Tick-borne disease is common in our area. Please use appropriate caution to prevent your pup from getting a tick-borne disease. And if you have any concerns about ticks, do not hesitate to contact us or your regular veterinarian.

Dan Teich, DVM
Medical Director
District Veterinary Hospitals

How to prevent fleas

Warmth! Rain! Spring! Fleas! It is that time again, my friends, that time where fleas emerge from dormancy and become a nuisance. While fleas are active all year here in the District Metropolitan Area, they can become a menace when the temperatures are consistently above fifty degrees. Let’s understand the flea life cycle and how… Continue Reading

Identify your pet! Use a chip and a tag

Buster is lost in the woods. Felix ran out an open door. Blossom was spooked by fireworks. All are missing and their people are in panic mode. How do they get back home? Countless pets go missing each year, ten million dogs annually, as estimated by the ASPCA. Fifteen percent of households in a large… Continue Reading

Knee injuries in dogs: The CCL tear

Dogs are prone to many orthopedic injuries, but none is as common as rupture of the cranial cruciate ligament (CCL). The knee is a complex joint, composed of a number of ligaments and cartilage padded areas. When there is damage to the CCL, the knee becomes unstable, leading to discomfort, damage to the cartilage, and… Continue Reading

Pocket Pets 101!

Pocket Pets 101 Everyone knows that I live with Brian T. Dog, an adorable golden retriever with a bevy of themed bandanas. There are many of us with cats, too. But what if you are more space-limited or enjoy having smaller companions in your house? Pocket pets! While we know that they are smaller than… Continue Reading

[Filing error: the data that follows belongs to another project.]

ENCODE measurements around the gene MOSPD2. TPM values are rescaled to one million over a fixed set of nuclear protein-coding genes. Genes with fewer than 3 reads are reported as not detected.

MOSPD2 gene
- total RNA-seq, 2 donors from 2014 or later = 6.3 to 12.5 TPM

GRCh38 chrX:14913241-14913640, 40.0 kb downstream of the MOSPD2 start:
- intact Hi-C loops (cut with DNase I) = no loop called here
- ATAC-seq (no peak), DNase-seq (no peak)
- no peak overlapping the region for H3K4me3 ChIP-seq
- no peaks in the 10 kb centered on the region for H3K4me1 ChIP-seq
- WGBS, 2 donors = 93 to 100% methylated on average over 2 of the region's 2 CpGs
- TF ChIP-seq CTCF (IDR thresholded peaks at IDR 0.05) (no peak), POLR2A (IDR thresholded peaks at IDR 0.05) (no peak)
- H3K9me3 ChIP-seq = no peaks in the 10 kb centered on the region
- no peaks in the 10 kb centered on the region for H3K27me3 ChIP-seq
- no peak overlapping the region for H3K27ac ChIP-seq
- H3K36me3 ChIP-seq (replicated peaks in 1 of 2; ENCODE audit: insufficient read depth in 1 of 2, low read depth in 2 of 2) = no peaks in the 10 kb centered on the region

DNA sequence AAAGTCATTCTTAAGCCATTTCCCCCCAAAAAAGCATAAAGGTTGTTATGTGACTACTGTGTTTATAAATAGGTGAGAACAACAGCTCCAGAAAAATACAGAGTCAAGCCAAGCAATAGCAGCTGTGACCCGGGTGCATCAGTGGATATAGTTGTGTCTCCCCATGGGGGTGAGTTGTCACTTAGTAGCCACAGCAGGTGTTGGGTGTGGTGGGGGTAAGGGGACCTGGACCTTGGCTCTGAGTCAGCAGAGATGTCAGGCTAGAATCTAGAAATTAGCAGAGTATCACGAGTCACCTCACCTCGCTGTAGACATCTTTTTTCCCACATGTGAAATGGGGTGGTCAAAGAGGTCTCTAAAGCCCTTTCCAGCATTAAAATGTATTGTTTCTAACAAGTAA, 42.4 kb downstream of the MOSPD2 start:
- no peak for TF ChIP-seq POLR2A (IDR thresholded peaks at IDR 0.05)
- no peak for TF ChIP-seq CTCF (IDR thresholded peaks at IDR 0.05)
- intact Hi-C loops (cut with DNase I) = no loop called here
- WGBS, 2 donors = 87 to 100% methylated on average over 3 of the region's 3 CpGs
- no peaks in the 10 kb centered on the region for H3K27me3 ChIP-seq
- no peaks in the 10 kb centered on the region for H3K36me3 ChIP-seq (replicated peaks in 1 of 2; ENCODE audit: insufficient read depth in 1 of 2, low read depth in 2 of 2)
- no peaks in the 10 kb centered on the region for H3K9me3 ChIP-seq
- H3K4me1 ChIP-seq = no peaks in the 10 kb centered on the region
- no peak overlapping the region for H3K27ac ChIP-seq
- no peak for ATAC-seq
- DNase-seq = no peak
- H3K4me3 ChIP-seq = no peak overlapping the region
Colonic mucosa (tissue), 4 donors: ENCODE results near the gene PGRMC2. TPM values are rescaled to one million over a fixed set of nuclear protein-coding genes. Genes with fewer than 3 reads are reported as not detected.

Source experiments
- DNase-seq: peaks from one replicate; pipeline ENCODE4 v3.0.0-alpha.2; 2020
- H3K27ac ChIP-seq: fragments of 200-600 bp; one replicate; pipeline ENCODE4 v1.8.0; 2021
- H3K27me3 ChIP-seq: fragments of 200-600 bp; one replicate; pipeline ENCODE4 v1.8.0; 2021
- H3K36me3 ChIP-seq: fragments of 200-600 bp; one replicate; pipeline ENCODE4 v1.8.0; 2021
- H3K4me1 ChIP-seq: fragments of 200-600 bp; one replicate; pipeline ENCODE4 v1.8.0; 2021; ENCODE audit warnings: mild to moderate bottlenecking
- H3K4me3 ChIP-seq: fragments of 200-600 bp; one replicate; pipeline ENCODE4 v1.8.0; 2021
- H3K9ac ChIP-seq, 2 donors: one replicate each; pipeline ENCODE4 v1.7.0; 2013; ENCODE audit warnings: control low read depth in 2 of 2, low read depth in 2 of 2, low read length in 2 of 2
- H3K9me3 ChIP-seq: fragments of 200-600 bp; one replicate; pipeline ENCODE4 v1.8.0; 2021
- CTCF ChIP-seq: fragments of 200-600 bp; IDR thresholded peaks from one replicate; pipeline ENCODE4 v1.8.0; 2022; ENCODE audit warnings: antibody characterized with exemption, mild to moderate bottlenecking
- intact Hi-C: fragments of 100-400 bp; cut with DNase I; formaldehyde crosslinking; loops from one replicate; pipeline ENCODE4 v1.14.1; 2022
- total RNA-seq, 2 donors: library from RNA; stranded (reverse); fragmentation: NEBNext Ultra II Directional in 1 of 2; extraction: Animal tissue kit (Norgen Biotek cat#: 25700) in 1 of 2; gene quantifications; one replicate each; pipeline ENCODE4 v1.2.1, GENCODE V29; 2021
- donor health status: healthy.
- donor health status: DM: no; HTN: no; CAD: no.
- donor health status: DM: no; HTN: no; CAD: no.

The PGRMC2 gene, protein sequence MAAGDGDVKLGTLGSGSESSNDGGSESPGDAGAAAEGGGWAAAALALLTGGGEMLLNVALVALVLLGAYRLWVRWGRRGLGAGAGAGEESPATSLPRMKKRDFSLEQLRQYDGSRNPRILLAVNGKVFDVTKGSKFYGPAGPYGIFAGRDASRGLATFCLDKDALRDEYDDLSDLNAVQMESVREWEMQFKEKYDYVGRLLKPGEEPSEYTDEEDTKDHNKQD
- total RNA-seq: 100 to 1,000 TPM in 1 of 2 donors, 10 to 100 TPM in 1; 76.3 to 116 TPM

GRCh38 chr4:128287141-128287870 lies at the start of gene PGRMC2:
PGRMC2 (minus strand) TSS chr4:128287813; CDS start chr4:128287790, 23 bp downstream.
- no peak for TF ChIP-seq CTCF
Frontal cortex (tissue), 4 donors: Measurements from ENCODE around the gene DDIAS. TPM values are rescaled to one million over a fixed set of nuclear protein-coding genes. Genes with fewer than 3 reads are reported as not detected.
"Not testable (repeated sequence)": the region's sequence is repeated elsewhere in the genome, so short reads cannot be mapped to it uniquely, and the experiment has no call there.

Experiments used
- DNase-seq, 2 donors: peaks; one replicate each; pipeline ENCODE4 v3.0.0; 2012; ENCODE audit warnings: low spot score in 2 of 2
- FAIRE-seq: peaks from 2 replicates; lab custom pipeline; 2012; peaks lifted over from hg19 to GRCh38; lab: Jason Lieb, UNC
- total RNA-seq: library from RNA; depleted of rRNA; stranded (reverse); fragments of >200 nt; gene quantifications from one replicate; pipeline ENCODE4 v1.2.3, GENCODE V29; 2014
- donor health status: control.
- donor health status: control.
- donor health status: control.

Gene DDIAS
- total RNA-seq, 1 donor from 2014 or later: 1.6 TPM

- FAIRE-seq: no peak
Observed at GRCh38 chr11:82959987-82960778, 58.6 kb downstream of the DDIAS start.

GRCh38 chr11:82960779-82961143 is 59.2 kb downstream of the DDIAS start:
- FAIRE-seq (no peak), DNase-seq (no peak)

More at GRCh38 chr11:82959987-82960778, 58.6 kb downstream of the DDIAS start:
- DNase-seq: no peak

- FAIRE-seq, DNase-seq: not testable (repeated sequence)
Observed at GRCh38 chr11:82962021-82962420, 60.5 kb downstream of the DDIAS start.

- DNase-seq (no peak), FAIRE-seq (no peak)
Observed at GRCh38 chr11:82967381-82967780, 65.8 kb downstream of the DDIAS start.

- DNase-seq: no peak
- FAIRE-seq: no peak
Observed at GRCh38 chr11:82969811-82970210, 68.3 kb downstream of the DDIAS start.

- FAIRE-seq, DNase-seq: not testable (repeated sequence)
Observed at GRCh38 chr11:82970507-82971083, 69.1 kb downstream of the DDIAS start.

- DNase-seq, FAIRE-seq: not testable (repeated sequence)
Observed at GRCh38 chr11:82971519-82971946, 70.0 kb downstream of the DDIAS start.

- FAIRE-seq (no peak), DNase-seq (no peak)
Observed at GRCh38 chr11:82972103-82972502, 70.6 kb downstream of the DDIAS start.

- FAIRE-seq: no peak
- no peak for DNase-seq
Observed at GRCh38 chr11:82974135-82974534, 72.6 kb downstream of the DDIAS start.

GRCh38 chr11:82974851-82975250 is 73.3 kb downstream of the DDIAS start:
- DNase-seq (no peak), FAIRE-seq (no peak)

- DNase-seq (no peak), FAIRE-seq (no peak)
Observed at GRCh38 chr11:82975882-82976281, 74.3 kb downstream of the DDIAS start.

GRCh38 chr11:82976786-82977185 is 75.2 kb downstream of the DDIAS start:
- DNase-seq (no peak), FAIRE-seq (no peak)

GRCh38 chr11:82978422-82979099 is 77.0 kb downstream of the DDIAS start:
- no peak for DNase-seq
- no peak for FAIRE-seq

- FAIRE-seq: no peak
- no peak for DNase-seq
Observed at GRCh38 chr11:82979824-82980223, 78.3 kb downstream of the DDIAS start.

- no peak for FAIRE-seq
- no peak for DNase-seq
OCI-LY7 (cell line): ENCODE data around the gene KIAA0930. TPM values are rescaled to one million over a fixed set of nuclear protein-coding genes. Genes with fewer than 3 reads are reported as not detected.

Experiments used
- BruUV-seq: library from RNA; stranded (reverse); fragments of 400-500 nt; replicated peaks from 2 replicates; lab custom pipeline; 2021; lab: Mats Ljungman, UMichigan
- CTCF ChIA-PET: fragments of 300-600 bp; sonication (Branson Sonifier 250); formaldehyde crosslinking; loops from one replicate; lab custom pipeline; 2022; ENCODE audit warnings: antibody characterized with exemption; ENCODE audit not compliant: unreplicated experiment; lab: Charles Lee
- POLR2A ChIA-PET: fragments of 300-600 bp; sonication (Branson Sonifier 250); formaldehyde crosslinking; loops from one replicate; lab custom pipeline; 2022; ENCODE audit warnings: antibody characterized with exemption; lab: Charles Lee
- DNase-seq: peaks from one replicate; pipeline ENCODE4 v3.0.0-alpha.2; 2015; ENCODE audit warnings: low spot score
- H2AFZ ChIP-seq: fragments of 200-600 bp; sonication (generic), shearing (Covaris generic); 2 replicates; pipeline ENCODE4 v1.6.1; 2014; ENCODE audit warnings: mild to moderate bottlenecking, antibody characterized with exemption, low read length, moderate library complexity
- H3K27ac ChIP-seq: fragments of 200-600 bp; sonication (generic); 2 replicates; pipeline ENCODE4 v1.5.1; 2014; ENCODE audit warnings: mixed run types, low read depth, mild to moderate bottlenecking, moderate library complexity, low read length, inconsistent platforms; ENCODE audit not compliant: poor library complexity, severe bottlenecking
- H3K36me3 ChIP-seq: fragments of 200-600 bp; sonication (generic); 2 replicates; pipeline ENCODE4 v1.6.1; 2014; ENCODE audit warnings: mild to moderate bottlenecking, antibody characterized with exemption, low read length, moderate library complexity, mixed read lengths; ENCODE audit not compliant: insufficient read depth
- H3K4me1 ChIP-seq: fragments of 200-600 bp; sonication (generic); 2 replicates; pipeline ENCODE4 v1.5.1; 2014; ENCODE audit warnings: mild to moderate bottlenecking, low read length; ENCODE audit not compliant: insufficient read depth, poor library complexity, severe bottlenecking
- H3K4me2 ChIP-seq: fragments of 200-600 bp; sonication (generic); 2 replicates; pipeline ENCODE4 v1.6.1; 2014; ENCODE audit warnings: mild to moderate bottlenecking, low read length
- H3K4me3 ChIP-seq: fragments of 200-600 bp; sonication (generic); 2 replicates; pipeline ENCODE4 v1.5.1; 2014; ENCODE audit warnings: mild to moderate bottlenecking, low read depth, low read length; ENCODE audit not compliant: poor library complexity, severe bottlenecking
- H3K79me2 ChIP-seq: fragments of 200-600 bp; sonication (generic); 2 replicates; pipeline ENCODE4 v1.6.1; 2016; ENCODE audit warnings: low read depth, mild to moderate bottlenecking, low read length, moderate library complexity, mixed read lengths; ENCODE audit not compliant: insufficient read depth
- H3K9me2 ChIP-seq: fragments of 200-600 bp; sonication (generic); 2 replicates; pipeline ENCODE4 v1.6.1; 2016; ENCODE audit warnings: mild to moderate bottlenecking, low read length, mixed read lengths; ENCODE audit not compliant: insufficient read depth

Pet Disaster / Evacuation Preparedness

Pet Disaster Preparedness The past month has reminded many of us that weather-related disasters are real and can happen anywhere along the coast. Remember 2003 and hurricane Isabelle? Weather is a fact of life, but being prepared for an emergency is a choice. Resolve this month to put together a plan for an emergency –… Continue Reading

Hairballs – More than just fur

Hairballs Every so often, your otherwise fastidious cat will do an alarming and somewhat disgusting thing. She’ll awake from a peaceful nap, rise up on her paws, retch convulsively for a moment or two, and spit up what may appear at first glance to be a damp clump. What the animal has disgorged — in… Continue Reading

Why we ask for poop!

“And please remember to bring a fecal sample.” Whenever a client schedules a wellness or sick pet visit, our front staff requests they bring a fresh stool sample. We are not fascinated by your pets’ poop, per se, but are concerned about your pets’ well-being and the potential for transmission of parasites to people. That… Continue Reading

Hyperthyroidism in Cats

Our feline friends are living longer than ever, and as they age, we see the emergence of certain conditions, including an over active thyroid gland. Hyperthyroidism stems from the thyroid gland over-producing thyroid hormone, leading to a host of problems, ranging from weight loss, heart disease, kidney disease and other issues. The good news is… Continue Reading

Diabetes Affects Dogs and Cats

Diabetes Mellitus Diabetes ranks high amongst chronic diseases in humans and pets. While most people know that diabetes concerns the amount of sugar within the blood, they are unaware of why it occurs and how it is treated. The disease in pets closely parallels that of humans and is treated in much the same manner.… Continue Reading